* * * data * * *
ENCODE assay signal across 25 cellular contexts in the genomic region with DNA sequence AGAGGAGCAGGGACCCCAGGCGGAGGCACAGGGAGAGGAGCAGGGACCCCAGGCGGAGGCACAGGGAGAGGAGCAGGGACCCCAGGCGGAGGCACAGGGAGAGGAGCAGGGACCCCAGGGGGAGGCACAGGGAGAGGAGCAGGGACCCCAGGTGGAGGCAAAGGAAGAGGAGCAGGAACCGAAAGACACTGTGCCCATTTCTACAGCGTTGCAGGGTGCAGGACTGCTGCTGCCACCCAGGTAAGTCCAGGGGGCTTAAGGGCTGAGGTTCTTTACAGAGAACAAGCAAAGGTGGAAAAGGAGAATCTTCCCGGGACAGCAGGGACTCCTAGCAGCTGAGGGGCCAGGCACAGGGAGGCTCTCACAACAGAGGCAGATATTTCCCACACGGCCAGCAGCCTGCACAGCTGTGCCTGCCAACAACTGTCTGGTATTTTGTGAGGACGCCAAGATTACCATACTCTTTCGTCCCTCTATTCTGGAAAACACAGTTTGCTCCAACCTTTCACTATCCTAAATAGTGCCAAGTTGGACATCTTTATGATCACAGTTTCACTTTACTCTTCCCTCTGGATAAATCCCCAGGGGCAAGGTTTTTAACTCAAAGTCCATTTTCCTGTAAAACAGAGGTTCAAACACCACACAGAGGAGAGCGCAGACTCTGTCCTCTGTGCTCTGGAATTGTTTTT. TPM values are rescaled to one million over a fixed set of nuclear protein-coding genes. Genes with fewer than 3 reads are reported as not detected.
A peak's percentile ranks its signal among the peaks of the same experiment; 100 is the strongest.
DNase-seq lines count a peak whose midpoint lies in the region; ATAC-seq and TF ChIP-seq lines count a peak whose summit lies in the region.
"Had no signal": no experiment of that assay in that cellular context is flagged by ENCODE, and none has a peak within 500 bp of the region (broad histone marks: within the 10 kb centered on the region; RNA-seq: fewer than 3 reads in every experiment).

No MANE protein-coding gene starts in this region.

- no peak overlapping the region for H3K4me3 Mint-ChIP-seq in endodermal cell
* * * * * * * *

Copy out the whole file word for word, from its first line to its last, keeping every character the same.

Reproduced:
ENCODE assay signal across 25 cellular contexts in the genomic region with DNA sequence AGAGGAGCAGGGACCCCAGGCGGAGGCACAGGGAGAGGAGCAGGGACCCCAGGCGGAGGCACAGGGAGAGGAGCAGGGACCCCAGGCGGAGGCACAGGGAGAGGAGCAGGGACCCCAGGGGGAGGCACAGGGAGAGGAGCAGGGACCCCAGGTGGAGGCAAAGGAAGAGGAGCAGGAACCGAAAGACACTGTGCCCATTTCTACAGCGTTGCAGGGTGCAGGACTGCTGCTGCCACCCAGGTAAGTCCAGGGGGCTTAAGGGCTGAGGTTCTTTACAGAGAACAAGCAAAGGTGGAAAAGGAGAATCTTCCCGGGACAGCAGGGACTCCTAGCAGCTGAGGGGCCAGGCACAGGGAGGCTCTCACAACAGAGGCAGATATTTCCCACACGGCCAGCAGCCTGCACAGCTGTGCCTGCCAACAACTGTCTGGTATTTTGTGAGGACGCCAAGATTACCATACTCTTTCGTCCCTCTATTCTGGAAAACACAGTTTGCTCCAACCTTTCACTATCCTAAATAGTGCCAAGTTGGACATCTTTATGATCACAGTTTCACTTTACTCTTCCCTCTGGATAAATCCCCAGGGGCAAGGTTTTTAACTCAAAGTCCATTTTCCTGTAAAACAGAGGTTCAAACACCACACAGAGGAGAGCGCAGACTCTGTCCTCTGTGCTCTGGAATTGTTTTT. TPM values are rescaled to one million over a fixed set of nuclear protein-coding genes. Genes with fewer than 3 reads are reported as not detected.
A peak's percentile ranks its signal among the peaks of the same experiment; 100 is the strongest.
DNase-seq lines count a peak whose midpoint lies in the region; ATAC-seq and TF ChIP-seq lines count a peak whose summit lies in the region.
"Had no signal": no experiment of that assay in that cellular context is flagged by ENCODE, and none has a peak within 500 bp of the region (broad histone marks: within the 10 kb centered on the region; RNA-seq: fewer than 3 reads in every experiment).

No MANE protein-coding gene starts in this region.

- no peak overlapping the region for H3K4me3 Mint-ChIP-seq in endodermal cell